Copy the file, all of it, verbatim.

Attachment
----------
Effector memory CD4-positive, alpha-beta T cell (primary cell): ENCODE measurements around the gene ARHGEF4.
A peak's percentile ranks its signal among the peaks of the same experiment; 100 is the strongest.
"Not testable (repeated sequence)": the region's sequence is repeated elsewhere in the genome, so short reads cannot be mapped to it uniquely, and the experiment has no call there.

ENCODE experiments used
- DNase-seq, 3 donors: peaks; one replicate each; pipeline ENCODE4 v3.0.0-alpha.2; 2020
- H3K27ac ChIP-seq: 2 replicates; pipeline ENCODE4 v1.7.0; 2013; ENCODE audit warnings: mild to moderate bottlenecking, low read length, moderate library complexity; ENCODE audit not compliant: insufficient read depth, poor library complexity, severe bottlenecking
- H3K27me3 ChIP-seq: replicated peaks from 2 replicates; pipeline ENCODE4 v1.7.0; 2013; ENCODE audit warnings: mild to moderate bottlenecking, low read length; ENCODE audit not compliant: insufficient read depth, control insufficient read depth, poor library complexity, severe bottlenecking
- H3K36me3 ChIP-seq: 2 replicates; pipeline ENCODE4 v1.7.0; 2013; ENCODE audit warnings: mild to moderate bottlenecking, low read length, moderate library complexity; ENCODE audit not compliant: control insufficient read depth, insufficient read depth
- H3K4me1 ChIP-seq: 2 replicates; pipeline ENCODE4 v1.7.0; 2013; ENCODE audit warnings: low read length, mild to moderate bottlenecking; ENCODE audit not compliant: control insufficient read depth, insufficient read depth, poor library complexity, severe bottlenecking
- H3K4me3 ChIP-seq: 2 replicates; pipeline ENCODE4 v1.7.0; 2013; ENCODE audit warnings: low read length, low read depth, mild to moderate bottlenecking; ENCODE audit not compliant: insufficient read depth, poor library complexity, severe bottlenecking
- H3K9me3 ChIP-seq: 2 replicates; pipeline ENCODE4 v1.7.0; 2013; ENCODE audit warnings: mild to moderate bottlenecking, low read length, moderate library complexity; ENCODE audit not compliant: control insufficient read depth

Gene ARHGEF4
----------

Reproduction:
Effector memory CD4-positive, alpha-beta T cell (primary cell): ENCODE measurements around the gene ARHGEF4.
A peak's percentile ranks its signal among the peaks of the same experiment; 100 is the strongest.
"Not testable (repeated sequence)": the region's sequence is repeated elsewhere in the genome, so short reads cannot be mapped to it uniquely, and the experiment has no call there.

ENCODE experiments used
- DNase-seq, 3 donors: peaks; one replicate each; pipeline ENCODE4 v3.0.0-alpha.2; 2020
- H3K27ac ChIP-seq: 2 replicates; pipeline ENCODE4 v1.7.0; 2013; ENCODE audit warnings: mild to moderate bottlenecking, low read length, moderate library complexity; ENCODE audit not compliant: insufficient read depth, poor library complexity, severe bottlenecking
- H3K27me3 ChIP-seq: replicated peaks from 2 replicates; pipeline ENCODE4 v1.7.0; 2013; ENCODE audit warnings: mild to moderate bottlenecking, low read length; ENCODE audit not compliant: insufficient read depth, control insufficient read depth, poor library complexity, severe bottlenecking
- H3K36me3 ChIP-seq: 2 replicates; pipeline ENCODE4 v1.7.0; 2013; ENCODE audit warnings: mild to moderate bottlenecking, low read length, moderate library complexity; ENCODE audit not compliant: control insufficient read depth, insufficient read depth
- H3K4me1 ChIP-seq: 2 replicates; pipeline ENCODE4 v1.7.0; 2013; ENCODE audit warnings: low read length, mild to moderate bottlenecking; ENCODE audit not compliant: control insufficient read depth, insufficient read depth, poor library complexity, severe bottlenecking
- H3K4me3 ChIP-seq: 2 replicates; pipeline ENCODE4 v1.7.0; 2013; ENCODE audit warnings: low read length, low read depth, mild to moderate bottlenecking; ENCODE audit not compliant: insufficient read depth, poor library complexity, severe bottlenecking
- H3K9me3 ChIP-seq: 2 replicates; pipeline ENCODE4 v1.7.0; 2013; ENCODE audit warnings: mild to moderate bottlenecking, low read length, moderate library complexity; ENCODE audit not compliant: control insufficient read depth

Gene ARHGEF4